Live Review: Laura Jean

3 November 2015 | 10:44 am | Tim Kroenert

"'How Melbourne can you get?' she asks, as she sips a coffee between songs.'"

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A beautifully clean progression of acoustic guitar chords marks the introduction to So Happy, and Laura Jean's Friday Nights At NGV set is officially under way.

The hour-long set features songs from each of Jean's four albums, rearranged for guitar, drums, two violins and a cello. The diminutive drum kit is built for mood, not volume, and typically the strings too are arranged to evoke unease rather than provide lushness. The Ferry, for example, from Jean's 2006 debut LP Our Swan Song has its already disquieting melody perturbed further by some offbeat staccato violin, which morphs into a legato countermelody between verses. Many of the arrangements are intriguingly anti-pop, resistant to hooks and easy melodies. The sound mix isn't great however, and Jean's voice in its lower register gets lost a bit. At the other end of the scale though, when she opens up with her chest voice in songs like the melodically dexterous I'm A Rabbit, I'm A Fox, it's sublime, and you wish she'd do it more. Still, it's seemingly not enough to catch the casual onlookers, who, during the sweet and simple First Love Song, can be heard babbling around the edges of the room while a smaller core of dedicated listeners in the middle tries to tune them out.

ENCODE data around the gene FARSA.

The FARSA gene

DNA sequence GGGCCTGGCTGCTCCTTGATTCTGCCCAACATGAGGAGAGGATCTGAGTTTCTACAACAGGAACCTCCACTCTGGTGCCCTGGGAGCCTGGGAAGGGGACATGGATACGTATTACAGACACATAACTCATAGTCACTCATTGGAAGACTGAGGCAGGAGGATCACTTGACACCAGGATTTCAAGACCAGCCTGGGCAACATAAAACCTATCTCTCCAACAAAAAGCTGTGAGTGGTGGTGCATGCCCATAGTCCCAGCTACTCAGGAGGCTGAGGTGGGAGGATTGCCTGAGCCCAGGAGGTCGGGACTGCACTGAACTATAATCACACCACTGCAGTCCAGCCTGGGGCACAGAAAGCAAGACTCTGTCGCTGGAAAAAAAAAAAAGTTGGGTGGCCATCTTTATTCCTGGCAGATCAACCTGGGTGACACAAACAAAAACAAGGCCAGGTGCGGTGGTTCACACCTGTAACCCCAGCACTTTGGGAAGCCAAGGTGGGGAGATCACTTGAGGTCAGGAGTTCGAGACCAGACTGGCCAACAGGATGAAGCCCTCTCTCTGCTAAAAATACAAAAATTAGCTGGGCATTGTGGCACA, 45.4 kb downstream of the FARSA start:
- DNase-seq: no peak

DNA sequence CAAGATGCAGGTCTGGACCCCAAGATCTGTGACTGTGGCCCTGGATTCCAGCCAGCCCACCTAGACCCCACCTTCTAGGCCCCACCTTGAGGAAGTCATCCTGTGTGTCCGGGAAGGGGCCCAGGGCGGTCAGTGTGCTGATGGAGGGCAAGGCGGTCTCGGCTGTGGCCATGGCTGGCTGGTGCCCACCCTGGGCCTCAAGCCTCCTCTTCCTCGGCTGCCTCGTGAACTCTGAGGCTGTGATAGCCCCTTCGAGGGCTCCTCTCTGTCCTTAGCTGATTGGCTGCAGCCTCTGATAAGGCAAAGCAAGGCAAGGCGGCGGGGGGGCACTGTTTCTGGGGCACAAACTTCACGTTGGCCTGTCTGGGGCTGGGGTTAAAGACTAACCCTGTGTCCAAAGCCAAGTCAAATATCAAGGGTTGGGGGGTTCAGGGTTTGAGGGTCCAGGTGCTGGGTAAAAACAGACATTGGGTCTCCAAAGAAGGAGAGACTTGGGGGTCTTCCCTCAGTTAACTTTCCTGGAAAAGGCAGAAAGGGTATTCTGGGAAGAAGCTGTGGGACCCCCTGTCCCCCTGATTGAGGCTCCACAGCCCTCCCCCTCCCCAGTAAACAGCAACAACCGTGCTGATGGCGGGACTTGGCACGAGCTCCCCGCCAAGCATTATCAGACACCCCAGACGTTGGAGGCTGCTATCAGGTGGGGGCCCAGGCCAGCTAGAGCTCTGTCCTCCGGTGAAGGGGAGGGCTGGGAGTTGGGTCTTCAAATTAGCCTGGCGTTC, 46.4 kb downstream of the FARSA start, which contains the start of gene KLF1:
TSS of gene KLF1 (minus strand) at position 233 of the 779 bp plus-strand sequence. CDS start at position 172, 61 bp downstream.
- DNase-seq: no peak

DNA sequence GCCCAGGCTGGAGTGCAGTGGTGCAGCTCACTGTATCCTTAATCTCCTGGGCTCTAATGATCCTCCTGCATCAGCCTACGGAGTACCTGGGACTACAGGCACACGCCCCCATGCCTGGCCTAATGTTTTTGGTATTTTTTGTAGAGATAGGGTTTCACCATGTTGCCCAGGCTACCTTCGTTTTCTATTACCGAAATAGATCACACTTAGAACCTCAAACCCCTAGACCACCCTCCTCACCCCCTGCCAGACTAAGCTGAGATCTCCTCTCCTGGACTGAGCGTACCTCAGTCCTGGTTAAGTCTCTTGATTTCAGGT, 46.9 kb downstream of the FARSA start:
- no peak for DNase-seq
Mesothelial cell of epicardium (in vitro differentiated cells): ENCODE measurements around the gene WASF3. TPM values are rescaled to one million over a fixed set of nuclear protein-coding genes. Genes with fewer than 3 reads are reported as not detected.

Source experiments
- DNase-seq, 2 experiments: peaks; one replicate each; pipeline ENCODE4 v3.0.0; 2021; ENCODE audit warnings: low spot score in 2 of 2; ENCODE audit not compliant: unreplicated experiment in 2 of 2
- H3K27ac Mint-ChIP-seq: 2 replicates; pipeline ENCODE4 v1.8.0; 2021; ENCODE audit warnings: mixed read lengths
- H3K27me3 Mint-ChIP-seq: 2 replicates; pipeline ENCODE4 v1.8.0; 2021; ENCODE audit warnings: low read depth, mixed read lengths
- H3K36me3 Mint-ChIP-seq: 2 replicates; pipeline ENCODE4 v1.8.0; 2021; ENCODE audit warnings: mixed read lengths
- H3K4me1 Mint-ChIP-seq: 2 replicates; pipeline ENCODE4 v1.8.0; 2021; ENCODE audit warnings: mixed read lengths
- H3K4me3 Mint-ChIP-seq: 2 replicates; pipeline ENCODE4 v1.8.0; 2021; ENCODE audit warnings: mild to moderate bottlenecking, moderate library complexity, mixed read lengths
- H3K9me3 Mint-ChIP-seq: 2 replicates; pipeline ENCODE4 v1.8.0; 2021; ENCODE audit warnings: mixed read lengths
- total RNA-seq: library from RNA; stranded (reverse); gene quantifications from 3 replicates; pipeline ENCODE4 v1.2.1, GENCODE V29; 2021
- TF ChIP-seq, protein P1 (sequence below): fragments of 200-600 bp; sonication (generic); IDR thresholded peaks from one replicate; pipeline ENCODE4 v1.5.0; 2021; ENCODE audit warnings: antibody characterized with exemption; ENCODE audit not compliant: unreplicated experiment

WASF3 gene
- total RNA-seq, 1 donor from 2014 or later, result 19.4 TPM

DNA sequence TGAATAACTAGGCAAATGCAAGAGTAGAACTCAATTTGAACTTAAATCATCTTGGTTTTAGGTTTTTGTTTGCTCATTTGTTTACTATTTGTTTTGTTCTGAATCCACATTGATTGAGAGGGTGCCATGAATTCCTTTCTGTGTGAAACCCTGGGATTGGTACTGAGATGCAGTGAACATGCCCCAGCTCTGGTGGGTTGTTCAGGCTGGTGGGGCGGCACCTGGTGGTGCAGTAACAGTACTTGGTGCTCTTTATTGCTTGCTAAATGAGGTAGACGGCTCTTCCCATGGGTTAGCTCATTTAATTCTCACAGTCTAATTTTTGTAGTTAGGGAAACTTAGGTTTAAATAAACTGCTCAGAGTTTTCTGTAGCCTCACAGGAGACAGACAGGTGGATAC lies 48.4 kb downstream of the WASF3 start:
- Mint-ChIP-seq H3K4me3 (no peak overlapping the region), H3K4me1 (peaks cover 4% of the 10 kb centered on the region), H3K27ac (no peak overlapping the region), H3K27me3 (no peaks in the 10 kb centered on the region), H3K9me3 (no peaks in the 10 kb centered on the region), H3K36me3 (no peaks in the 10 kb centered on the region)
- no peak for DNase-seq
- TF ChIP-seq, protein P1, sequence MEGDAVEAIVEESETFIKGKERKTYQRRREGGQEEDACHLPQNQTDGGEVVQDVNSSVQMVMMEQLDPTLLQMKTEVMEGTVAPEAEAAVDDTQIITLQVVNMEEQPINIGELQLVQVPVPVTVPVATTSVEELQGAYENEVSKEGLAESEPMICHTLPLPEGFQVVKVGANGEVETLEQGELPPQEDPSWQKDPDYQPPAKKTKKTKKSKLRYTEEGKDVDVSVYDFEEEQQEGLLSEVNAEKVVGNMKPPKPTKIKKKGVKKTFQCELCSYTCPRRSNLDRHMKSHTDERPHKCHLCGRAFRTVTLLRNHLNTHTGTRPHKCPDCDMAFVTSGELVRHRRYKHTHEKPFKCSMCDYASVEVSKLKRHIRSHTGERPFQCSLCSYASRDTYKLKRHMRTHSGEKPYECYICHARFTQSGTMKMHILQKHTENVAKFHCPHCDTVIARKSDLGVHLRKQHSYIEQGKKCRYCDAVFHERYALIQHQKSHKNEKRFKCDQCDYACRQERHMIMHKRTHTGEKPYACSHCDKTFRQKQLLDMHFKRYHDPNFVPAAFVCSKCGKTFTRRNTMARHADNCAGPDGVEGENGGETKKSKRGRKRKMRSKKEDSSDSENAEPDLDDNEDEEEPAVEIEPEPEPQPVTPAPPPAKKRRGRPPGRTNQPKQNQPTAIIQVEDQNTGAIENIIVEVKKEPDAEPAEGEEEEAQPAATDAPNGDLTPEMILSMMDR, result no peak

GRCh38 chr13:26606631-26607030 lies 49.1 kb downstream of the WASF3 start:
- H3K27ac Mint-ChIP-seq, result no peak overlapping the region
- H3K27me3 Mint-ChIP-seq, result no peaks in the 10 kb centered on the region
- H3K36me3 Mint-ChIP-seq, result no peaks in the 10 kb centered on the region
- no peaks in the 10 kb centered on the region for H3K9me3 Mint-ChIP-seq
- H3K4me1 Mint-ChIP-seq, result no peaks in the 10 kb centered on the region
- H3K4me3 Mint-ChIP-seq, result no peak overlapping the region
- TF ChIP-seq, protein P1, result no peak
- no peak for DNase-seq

Regardless, Jean is as down-to-earth and disarmingly self-deprecating as ever. "How Melbourne can you get?" she asks, as she sips a coffee between songs; she suggests that you need to be an owl to be able to take in the whole wide expanse of the NGV function room from the stage, and, when a well meaning fan implores the chatterers to be quiet and listen, she replies, deferentially and enigmatically: "There's music everywhere. You can listen if you like." She tells a story from her mid-20s about her daily stroll home from Kensington train station, and a tree-lined stretch of road that was the highlight of the walk — "And that grew into a concept album based on the first book of the Bible" (2008's Eden Land). She then plays a song from that album, Anniversary, and it's a highlight of the set, its delicate vocal melody building to a howl that competes with the shriek of the violins. It marks the beginning of a strong finish to the set: next is a gorgeous arrangement of My Song, built around finger-picked strings and three-part vocal harmonies, and, to conclude, the childhood epic A Mirror On The Earth, with its heartbreaking, autobiographical lyric — "Mum made a mistake with LSD ... I felt more like an accident than a surprise" — leaving our spines tingling.

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